University of Michigan Law School
Civil Rights Litigation Clearinghouse
new search
page permalink
Case Name Imani v. City of Baton Rouge PN-LA-0006
Docket / Court 3:17-cv-00439-SDD-RLB ( M.D. La. )
State/Territory Louisiana
Case Type(s) Policing
Case Summary
On July 9, 2017, thirteen protesters and two reporters who were arrested during a protest in Baton Rouge filed this lawsuit in the U.S. District Court for the Middle District of Louisiana. The plaintiffs sued the City of Baton Rouge, as well as numerous agents of the Sheriff’s Department and of ... read more >
On July 9, 2017, thirteen protesters and two reporters who were arrested during a protest in Baton Rouge filed this lawsuit in the U.S. District Court for the Middle District of Louisiana. The plaintiffs sued the City of Baton Rouge, as well as numerous agents of the Sheriff’s Department and of the state, under 42 U.S.C. § 1983, Children’s Code Article 306, and state law. The plaintiffs, represented by private counsel, sought declaratory and injunctive relief as well and monetary relief and attorneys’ fees.

After a Baton Rouge police officer shot and killed Alton Sterling, people gathered in Baton Rouge to speak out against the pattern of police misconduct in the area and, more generally, in the United States. In July 2016, a peaceful, youth-led protest gathered at the State Capitol building where participants spoke, sang, and prayed. Participants then marched around the area in the same fashion.

Eventually, law enforcement officers gathered. The officers ordered the protesters out of the streets. Most complied with the dispersal order. The officers ordered the protesters to disperse – an impossible order to comply with, since the police blocked off most of the surrounding streets, had already ordered the protesters to stay off the sidewalks, and were arresting people who stepped into the streets to leave.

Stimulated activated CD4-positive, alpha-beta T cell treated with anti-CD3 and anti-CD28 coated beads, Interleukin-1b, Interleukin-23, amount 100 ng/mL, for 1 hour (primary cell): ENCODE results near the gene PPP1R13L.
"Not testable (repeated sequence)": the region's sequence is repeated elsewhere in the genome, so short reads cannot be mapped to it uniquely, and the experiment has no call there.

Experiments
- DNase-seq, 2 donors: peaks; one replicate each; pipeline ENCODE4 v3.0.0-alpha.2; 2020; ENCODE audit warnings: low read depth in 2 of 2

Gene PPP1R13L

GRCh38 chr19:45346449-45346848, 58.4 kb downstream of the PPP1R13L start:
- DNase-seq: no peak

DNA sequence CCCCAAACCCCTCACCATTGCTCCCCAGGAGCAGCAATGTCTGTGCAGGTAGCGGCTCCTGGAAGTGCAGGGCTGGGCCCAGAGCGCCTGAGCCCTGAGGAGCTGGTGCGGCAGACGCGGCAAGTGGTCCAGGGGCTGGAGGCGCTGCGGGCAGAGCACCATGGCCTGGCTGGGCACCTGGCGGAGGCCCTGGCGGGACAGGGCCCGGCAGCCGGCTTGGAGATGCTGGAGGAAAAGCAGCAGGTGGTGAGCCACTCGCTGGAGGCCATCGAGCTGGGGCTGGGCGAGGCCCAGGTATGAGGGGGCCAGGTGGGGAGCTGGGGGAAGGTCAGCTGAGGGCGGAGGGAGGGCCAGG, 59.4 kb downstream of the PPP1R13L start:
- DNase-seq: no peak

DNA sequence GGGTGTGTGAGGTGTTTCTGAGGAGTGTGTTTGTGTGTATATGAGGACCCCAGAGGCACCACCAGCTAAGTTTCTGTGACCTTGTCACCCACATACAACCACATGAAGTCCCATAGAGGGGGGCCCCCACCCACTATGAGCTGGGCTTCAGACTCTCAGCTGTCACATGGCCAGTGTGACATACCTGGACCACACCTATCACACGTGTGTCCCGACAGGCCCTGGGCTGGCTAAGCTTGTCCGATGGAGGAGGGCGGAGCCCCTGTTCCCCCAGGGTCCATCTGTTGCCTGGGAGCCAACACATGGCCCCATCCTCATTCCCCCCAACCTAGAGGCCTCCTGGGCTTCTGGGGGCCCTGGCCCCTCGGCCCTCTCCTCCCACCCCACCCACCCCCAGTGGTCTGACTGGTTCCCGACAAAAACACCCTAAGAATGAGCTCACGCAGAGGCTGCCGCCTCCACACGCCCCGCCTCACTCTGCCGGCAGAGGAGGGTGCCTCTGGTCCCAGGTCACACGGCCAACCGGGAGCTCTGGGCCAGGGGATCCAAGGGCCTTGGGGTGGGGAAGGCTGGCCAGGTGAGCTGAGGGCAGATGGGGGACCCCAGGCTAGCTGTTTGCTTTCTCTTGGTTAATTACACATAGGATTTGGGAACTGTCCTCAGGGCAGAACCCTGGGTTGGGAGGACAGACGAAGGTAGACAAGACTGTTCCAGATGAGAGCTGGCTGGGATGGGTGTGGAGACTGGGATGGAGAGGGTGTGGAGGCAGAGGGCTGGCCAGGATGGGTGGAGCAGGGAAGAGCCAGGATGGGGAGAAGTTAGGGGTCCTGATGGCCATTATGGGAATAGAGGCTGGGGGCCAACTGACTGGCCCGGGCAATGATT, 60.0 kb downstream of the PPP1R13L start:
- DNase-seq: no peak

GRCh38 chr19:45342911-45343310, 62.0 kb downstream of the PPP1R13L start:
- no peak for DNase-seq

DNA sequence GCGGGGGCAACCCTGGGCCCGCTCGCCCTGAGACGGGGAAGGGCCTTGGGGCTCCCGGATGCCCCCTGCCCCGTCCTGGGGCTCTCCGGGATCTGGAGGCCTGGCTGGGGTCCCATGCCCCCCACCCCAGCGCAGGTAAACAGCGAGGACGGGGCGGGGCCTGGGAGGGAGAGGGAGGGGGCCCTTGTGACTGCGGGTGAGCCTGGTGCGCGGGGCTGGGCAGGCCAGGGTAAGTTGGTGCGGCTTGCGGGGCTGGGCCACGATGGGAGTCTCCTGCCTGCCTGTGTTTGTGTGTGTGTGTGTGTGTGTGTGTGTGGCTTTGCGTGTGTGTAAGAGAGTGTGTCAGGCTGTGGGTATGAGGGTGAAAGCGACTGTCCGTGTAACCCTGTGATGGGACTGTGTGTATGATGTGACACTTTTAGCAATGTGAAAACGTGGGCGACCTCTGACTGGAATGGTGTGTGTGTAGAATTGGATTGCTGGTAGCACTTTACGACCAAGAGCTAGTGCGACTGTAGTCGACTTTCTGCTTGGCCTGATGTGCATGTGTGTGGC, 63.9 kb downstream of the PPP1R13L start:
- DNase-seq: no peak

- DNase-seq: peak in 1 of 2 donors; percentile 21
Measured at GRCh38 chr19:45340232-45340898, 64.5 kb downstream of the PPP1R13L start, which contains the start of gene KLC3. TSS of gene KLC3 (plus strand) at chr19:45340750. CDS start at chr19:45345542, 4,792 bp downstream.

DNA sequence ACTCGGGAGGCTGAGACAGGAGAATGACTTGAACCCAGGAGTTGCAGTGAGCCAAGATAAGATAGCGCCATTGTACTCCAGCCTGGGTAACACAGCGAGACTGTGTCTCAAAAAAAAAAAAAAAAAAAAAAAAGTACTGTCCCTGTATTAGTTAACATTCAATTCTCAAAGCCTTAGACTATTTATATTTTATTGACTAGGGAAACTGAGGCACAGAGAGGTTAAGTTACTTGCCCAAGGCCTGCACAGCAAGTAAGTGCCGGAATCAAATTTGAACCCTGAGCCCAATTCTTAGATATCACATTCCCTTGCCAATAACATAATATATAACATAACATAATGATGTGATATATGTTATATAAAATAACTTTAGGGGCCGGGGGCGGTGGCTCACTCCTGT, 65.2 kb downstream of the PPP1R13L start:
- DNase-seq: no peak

Shortly thereafter, the officers swept through the crowd, violently grabbing people and binding their wrists with plastic zipties. The officers arrested a mix of protesters, reporters, and legal observers. One of the plaintiffs was a 17-year-old girl put in an adult prison with male inmates in violation of the Children’s Code. Another plaintiff was separated from her children, including a five-year-old who was taken from her and put into child protective services.

The plaintiffs claimed that the defendants had, in ordering the dispersal of a peaceful protest and unlawfully arresting participants, violated participants’ First Amendment rights to speech, assembly, and free press. The plaintiffs also claimed excessive force, unreasonable search and seizure, and civil conspiracy. The original complaint and some of the exhibits contained many photographic images depicting the actions of both protesters and law enforcement officers.

The plaintiffs sought injunctive relief in the form of a preliminary injunction requiring the defendants to end their practices and policies as described above. The plaintiffs also sought a preliminary injunction to require the defendants to expunge the plaintiffs’ arrests at the defendants’ cost and bar the defendants from reporting the plaintiffs’ arrests to any law enforcement agency, database, employer, or credit agency. They further asked that a permanent injunction be granted for the above.